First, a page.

- Gather students, and have each group share their image and highlights from their group discussion. Ask students to draw conclusions from each other’s presentation. Challenge them to think about how different cultures, time periods, age groups and genders are presented with different body image ideals. Explain that while it is important to keep this diverse perspective in mind, it is also true that any ideal can be just as harmful as it is helpful. You may want to also explain to students that some people argue that many cultures are becoming more and more exposed to body image ideals from the United States and are changing their own ideals to conform. For example, see thisor this. Students will likely have strong opinions about this phenomenon.
- Ask students to consider how they could use a diverse perspective on possible body image to alter how they think about themselves and others. Go around the circle and ask each child to finish the sentence “Beautiful is … .” If kids have trouble getting started, offer words like strong, brown-haired, big-footed, etc. to give them some ideas. As you or your students offer adjectives, chart them so that the group can refer back to them throughout the series. Your documentation will also help reinforce the idea that there are various definitions of beauty even within your group. Encourage them to listen respectfully and note the variety in people’s ideas of beauty.
Activities address the following Common Core Anchor Standards for Language Arts and Social Studies.
CCSS.ELA-Literacy.RI.2.7 Explain how specific images (e.g., a diagram showing how a machine works) contribute to and clarify a text.
CCSS.ELA-Literacy.RI.3.7 Use information gained from illustrations (e.g., maps, photographs) and the words in a text to demonstrate understanding of the text (e.g., where, when, why, and how key events occur).
CCSS.ELA-Literacy.RI.4.7 Interpret information presented visually, orally, or quantitatively (e.g., in charts, graphs, diagrams, time lines, animations, or interactive elements on Web pages) and explain how the information contributes to an understanding of the text in which it appears.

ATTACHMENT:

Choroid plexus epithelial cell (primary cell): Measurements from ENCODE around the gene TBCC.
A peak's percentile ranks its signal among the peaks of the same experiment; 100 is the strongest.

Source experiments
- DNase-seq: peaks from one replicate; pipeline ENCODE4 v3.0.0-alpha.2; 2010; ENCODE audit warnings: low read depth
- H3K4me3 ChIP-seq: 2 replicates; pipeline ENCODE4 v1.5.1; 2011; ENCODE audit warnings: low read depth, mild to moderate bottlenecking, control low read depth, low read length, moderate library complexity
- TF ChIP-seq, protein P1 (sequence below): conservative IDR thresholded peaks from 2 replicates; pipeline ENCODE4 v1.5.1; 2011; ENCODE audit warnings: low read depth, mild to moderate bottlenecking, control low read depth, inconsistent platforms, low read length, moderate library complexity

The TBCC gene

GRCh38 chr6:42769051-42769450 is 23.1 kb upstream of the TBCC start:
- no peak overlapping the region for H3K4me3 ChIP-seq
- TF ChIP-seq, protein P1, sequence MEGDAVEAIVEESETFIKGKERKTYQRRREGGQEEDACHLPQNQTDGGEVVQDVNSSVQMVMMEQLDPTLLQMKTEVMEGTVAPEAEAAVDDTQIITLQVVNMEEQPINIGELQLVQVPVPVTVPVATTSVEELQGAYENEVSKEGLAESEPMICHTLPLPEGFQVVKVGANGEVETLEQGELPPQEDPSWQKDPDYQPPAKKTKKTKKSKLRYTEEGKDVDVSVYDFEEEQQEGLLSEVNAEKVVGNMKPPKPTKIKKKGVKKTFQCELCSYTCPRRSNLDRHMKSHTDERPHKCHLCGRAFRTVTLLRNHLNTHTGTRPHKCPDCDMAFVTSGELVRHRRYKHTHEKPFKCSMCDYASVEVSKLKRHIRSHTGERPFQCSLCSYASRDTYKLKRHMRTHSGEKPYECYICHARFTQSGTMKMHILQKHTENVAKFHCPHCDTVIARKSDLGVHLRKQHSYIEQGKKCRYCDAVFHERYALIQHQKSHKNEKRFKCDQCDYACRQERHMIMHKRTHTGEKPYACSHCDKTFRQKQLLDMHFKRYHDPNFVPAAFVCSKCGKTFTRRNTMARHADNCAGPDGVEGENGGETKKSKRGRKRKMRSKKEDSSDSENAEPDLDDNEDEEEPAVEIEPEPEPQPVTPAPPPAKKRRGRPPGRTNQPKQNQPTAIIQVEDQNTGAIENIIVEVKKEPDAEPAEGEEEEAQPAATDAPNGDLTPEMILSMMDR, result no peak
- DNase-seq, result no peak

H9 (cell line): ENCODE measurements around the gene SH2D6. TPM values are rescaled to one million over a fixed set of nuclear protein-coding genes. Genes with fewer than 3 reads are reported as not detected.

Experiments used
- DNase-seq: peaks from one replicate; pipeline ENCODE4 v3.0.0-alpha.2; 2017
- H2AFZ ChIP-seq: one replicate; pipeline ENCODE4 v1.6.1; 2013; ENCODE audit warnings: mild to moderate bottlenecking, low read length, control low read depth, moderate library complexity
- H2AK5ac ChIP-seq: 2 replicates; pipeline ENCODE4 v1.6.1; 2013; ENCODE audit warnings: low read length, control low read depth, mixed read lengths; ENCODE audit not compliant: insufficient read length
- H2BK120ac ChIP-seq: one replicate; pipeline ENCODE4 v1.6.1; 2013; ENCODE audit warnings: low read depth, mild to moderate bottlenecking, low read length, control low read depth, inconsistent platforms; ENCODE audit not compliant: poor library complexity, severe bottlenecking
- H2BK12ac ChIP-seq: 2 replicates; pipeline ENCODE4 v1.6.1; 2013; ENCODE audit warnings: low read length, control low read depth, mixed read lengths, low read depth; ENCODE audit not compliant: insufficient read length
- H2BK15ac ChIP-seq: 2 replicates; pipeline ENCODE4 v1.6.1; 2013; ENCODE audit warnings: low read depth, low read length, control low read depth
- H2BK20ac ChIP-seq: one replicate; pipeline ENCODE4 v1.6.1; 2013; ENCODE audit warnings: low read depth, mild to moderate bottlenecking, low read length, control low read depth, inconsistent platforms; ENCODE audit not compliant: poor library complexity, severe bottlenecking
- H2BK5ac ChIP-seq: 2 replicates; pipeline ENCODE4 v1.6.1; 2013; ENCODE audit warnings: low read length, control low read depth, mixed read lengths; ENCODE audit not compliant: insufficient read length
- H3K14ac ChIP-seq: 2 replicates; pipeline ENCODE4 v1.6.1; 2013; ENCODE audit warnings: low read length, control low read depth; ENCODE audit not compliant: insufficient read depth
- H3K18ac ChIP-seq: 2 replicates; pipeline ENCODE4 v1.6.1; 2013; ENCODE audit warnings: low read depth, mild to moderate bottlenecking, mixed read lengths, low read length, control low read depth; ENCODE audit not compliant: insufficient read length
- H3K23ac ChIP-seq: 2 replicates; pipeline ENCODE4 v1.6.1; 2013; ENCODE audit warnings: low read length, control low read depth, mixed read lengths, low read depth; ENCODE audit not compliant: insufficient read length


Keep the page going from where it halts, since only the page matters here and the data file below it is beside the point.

CCSS.ELA-Literacy.RI.4.9 Integrate information from two texts on the same topic in order to write or speak about the subject knowledgeably.
Speaking and Listening
CCSS.ELA-Literacy.SL.3.1a Come to discussions prepared, having read or studied required material; explicitly draw on that preparation and other information known about the topic to explore ideas under discussion.
CCSS.ELA-Literacy.SL.3.1b Follow agreed-upon rules for discussions (e.g., gaining the floor in respectful ways, listening to others with care, speaking one at a time about the topics and texts under discussion).
CCSS.ELA-Literacy.SL.3.1c Ask questions to check understanding of information presented, stay on topic, and link their comments to the remarks of others.
CCSS.ELA-Literacy.SL.3.1d Explain their own ideas and understanding in light of the discussion.
When students go home, encourage them to attend to different representations of beauty in the world around them. These representations are sometimes correlated with ideas about what constitutes a healthy body, and they are sometimes dictated by any number of other cultural forces. Have them pay attention to what they see on media, but also to what their families describe. Give students a chance to report back and note the diversity of responses—body image comes from the world around us and is not at all absolute.
When students share adjectives for describing beauty, encourage English language learners to develop their descriptive vocabulary. They may use the class chart for reference, and practice writing or speaking sample sentences that incorporate these adjectives. Encourage English language learners to use these adjectives in their daily spoken language so that they become part of their active vocabulary.